I—I don’t need any help, Herr Fisher. She spoke in cool tones, dragging her gaze up to his strange, rain-colored eyes.

Gray, he said, almost absently.


Call me Gray.

She nodded, feeling like she was being offered an intimacy and unsure if she wanted to take it. Then she told herself that she was being ridiculous—it was only his name.

"All right. Gray . . . My daed is auld and set in his ways. I can manage the candle shop quite well on my own."

He half smiled, the lazy tilt of his firm lips bringing out a dimple in his cheek. "That’s what your fater said you’d say."

Well, she paused, flustered. That’s what I’m saying.

He approached the counter and leaned his left elbow on it, bending his head a bit so that she was struck anew by his handsome profile—dark hair, thick lowered lashes, a perfectly chiseled nose, and a strong jaw. Then he looked up and spoke softly. Think of it as an early Christmas gift to a disabled man—a chance to earn some extra money and to have a temporary feeling of purpose.

Do you not usually feel Gott’s purpose in your life?

She realized it was the wrong question when he frowned and reached out to run a finger down her pulsing wrist. "Nee—I don’t. But you might be able to help me with that. What do you say, Naomi?"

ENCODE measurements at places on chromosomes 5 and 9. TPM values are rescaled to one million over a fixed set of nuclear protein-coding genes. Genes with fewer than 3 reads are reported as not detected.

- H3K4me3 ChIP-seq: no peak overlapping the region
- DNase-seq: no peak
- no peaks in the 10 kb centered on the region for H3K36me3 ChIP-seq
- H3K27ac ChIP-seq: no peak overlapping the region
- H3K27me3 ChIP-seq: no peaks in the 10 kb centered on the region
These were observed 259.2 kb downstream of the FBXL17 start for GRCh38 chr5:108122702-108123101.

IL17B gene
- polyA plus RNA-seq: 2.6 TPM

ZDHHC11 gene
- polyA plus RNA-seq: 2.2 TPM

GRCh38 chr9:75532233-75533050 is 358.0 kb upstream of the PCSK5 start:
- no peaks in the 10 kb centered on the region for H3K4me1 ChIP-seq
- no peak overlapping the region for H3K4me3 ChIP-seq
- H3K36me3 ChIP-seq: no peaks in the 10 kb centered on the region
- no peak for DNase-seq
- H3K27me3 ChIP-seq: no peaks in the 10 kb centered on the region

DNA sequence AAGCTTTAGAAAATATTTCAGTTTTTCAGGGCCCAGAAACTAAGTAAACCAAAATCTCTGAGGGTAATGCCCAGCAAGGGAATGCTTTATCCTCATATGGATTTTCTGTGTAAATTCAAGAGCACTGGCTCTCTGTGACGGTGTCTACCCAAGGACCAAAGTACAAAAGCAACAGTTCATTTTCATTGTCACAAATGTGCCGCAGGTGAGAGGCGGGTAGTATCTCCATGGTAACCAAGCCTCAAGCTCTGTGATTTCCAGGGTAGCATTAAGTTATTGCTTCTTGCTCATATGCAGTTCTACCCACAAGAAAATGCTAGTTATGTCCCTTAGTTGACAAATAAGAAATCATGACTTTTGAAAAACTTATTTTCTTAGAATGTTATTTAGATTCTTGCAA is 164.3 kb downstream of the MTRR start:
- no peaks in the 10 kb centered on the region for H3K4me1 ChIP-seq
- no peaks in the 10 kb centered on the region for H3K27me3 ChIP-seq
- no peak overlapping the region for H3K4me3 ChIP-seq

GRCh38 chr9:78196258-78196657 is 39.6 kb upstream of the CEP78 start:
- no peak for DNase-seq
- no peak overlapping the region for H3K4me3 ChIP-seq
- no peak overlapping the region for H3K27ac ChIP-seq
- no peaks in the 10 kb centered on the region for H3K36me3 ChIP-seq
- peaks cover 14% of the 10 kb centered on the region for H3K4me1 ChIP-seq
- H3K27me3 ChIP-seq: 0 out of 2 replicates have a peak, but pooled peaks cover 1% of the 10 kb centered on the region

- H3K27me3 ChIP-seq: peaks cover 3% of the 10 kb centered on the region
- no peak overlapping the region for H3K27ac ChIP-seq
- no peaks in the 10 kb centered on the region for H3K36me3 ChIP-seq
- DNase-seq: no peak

He pulled his hand back and she felt a curious pounding in her chest and a sudden desire for him to touch her again. She opened her mouth slightly, appalled at her thought, and he laughed in gentle tones. Unless, of course, you’d rather not work with a cripple . . .

She straightened her spine and took the risk of leaning closer to him, staring into the perfect gray depths of his eyes. I am not a snob, Herr Fisher.

Gray. He smiled, revealing white teeth and a very slight overbite that somehow made his mouth all the more appealing. Then I’m hired?

She swallowed hard, wondering what it would be like to have this big man in such close proximity for a gut length of time. I’ll probably geh crazy . . . like some lovestruck auld maid . . . But suddenly, she knew she wanted him around, to give her some memories to hug to herself in her lonely bed. She stuck out her hand and he took it with a firm, left-handed shake. You’re hired.

"Danki, you won’t be disappointed. I promise."

And somehow, she had the idea that there were layered meanings to his comment that left her breathless and as stirred up as hot wax . . .

* * *